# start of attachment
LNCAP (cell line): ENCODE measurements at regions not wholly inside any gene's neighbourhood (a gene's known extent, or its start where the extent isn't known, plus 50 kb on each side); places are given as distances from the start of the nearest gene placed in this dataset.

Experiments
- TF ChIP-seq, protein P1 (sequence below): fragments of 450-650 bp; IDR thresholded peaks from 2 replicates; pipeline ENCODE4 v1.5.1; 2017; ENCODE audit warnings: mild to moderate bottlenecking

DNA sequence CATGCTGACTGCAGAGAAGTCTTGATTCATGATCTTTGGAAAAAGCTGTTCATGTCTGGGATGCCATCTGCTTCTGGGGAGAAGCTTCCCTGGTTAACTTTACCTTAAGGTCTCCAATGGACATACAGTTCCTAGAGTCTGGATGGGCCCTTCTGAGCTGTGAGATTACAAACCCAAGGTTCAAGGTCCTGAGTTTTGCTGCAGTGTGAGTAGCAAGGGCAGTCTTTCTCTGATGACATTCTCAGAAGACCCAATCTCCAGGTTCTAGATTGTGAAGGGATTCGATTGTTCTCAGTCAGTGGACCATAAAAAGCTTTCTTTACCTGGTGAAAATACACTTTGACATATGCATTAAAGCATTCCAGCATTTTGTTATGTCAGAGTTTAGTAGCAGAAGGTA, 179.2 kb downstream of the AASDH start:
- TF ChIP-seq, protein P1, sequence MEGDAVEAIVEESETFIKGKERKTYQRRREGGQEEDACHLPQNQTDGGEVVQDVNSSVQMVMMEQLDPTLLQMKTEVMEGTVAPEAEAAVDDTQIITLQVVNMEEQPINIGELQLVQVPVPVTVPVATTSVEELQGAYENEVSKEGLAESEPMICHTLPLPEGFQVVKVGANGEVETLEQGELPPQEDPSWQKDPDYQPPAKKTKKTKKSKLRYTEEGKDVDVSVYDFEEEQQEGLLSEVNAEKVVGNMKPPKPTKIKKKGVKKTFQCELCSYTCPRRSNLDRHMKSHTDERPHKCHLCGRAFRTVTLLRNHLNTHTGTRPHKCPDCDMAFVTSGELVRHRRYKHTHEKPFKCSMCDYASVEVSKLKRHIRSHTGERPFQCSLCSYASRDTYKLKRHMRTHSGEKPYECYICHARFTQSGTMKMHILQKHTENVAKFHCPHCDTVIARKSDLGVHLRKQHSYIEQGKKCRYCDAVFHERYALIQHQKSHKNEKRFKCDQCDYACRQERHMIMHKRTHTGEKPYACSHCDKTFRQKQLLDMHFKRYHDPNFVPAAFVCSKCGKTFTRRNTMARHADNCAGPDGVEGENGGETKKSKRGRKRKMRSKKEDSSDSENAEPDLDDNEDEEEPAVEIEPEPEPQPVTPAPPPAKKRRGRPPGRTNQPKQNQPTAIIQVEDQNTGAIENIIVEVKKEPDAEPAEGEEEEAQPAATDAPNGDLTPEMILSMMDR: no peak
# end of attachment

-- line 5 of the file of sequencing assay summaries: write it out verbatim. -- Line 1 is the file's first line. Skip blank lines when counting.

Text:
- TF ChIP-seq, protein P1, sequence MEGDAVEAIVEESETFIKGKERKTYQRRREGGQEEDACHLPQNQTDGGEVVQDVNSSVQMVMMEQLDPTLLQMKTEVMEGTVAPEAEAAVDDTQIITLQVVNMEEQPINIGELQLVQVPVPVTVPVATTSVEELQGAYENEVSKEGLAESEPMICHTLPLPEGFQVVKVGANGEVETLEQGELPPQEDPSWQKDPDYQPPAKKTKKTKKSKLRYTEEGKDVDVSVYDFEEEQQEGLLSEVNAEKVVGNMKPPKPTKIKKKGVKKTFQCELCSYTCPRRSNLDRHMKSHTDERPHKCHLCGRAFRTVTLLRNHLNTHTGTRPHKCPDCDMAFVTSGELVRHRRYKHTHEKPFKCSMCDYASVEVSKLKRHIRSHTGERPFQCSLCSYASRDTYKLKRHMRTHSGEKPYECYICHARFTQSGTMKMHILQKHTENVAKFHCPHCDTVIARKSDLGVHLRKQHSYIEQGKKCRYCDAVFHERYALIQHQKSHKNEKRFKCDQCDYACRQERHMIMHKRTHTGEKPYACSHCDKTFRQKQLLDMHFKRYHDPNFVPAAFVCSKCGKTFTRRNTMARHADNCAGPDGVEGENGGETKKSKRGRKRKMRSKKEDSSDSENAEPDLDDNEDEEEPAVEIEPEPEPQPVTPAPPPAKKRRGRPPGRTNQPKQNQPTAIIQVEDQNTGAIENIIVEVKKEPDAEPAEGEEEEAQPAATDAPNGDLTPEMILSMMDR: no peak